Popular online marketplace CafePress.com suffered a legal setback recently when a U.S. District Court in the Southern District of New York denied CafePress’s motion for summary judgment against claims of trademark infringement. CafePress operates an online “print on demand” service that allows users to upload designs which CafePress then prints on a variety of items. The users receive a share of the money that CafePress makes when it sells items displaying the users’ designs. These items include everything from coffee mugs and beer steins to iPhone cases and flip-flops. In 2009, guitar neck manufacturer Born to Rock Design Incorporated (BTR), which owns a federal registration for the trademark “Born to Rock,” sent a letter to CafePress asking the site to stop selling merchandise displaying the mark. Since 2003, CafePress had produced a number of different items displaying the “Born to Rock” phrase, all based on designs provided by users. These designs included the following:
After CafePress refused to remove user designs incorporating the phrase, BTR filed a complaint for, among other things, trademark infringement. Following discovery, CafePress filed a motion for summary judgment, arguing that the “Born to Rock” designs were not used in commerce (an element of trademark infringement) and that, even if they were, CafePress’s use was “fair use”—i.e., a descriptive or ornamental use of the phrase “Born to Rock” in a non-trademark sense. The court struck down the first argument outright, stating that CafePress was being “facetious” in arguing that it did not use the mark in commerce given that CafePress actually imprints the designs on merchandise and ships that merchandise to customers. In considering the fair use argument, the court acknowledged that certain uses of the “Born to Rock” designs may constitute non-trademark fair use (e.g. “Born to Ride / Born to Rock”), but concluded that CafePress could not rely on fair use as a blanket defense for all of the designs.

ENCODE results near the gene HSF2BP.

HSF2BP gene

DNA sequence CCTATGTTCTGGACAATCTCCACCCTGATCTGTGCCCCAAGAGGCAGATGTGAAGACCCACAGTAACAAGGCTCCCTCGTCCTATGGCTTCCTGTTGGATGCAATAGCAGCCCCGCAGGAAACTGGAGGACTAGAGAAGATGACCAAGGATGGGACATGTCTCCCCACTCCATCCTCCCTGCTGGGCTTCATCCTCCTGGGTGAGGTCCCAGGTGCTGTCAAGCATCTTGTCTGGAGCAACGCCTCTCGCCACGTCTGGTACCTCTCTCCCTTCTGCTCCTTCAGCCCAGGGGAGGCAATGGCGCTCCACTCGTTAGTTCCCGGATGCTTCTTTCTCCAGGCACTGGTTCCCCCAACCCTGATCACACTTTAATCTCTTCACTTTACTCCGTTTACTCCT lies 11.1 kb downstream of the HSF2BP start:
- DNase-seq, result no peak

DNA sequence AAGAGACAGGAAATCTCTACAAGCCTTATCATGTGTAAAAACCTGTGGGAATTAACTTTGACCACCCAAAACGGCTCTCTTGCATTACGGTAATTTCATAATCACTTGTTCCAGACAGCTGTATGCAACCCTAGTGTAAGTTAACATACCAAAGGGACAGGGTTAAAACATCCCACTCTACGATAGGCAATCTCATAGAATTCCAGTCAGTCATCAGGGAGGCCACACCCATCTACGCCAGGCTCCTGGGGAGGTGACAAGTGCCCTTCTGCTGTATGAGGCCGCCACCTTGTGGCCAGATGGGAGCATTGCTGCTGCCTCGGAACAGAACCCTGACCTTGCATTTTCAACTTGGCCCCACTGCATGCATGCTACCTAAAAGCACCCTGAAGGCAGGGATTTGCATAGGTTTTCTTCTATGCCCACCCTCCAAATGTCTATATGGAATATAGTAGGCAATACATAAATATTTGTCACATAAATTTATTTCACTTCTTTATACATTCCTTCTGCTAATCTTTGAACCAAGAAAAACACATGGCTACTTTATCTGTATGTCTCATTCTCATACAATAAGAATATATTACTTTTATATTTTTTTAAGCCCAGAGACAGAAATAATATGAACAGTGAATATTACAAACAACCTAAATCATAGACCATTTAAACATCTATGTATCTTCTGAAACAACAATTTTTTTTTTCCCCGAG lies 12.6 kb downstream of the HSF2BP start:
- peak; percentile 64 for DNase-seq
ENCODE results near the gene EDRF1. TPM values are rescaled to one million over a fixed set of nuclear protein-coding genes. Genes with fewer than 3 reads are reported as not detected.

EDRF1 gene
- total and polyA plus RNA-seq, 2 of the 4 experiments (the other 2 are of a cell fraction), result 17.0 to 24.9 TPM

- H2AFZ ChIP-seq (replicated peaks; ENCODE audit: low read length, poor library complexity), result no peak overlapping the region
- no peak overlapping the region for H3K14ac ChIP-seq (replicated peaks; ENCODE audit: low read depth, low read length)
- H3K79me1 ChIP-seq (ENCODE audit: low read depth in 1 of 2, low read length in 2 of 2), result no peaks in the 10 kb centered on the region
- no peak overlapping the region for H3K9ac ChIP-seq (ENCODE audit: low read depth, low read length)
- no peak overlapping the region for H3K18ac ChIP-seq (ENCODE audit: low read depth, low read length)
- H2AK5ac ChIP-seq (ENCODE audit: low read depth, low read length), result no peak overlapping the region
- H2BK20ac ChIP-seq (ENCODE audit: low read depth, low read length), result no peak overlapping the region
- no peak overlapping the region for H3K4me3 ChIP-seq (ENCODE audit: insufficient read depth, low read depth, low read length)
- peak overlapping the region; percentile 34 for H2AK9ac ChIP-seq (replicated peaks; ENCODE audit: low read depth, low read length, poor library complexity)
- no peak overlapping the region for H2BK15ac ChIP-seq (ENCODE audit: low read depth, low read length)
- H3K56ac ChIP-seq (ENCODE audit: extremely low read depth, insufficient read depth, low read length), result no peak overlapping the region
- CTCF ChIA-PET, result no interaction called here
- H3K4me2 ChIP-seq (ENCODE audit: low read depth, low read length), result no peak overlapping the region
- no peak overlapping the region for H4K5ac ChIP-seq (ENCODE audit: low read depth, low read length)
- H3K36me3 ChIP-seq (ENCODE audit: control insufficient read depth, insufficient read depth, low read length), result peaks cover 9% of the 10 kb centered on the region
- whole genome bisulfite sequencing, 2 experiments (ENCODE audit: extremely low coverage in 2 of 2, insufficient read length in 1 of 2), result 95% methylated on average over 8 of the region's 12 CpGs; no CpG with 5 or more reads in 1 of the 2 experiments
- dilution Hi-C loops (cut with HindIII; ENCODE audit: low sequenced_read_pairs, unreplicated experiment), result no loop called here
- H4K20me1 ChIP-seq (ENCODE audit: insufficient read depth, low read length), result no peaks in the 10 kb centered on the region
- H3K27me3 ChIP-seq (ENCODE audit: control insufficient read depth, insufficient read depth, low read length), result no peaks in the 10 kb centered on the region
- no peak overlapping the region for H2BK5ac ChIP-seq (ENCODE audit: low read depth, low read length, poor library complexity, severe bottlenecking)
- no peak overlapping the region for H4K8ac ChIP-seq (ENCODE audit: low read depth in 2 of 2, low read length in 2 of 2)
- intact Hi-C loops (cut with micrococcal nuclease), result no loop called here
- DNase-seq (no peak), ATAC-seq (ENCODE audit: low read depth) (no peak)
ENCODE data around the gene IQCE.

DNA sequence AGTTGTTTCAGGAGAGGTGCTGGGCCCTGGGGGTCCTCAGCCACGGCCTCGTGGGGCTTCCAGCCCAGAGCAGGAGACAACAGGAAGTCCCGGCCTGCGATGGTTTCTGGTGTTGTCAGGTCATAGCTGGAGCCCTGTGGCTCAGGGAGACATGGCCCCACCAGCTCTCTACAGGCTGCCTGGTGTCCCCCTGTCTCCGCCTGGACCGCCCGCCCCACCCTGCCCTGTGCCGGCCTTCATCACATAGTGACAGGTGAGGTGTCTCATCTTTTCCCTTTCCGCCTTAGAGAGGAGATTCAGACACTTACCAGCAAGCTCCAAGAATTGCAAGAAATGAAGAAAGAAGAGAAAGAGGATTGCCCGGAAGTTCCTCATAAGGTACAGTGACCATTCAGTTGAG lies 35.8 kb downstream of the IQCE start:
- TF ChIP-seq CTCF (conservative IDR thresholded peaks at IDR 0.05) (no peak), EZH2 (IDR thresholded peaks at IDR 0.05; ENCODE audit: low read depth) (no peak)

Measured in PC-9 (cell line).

Legal scholar Eric Goldman has pointed out that CafePress can raise other, stronger arguments in the future, including that the trademark is invalid and that consumers were not likely to be confused by CafePress’s use of the mark. Nonetheless, the district court’s denial of summary judgment does send a message to trademark holders: you can sue online service providers for trademark infringement based on user-generated content and you just might win. The Digital Millennium Copyright Act (DMCA) creates a safe harbor for online service providers who promptly remove user-generated copyright-infringing content after receiving takedown notices, but there is no equivalent safe harbor for content that infringes trademarks (although chillingeffects.org, a website devoted to the DMCA, does note that “in the absence of any caselaw on the subject, should a trademark holder bring a claim for contributory infringement, an [online service provider] might be able to mount a valid defense by analogy to [DMCA] section 512(c).”).
Social media sites in particular may be easy targets for trademark claims based on user-generated content. Such sites often host “community pages” that serve as fan pages for brands without any authorization from the companies involved (for example, compare this official Facebook page established by a trademark holder with this community page run by a fan). In the wake of the case against CafePress, social media sites and other websites that host user-generated content should be aware of these trademark-related risks and the fact that the DMCA safe harbors do not apply to trademark claims.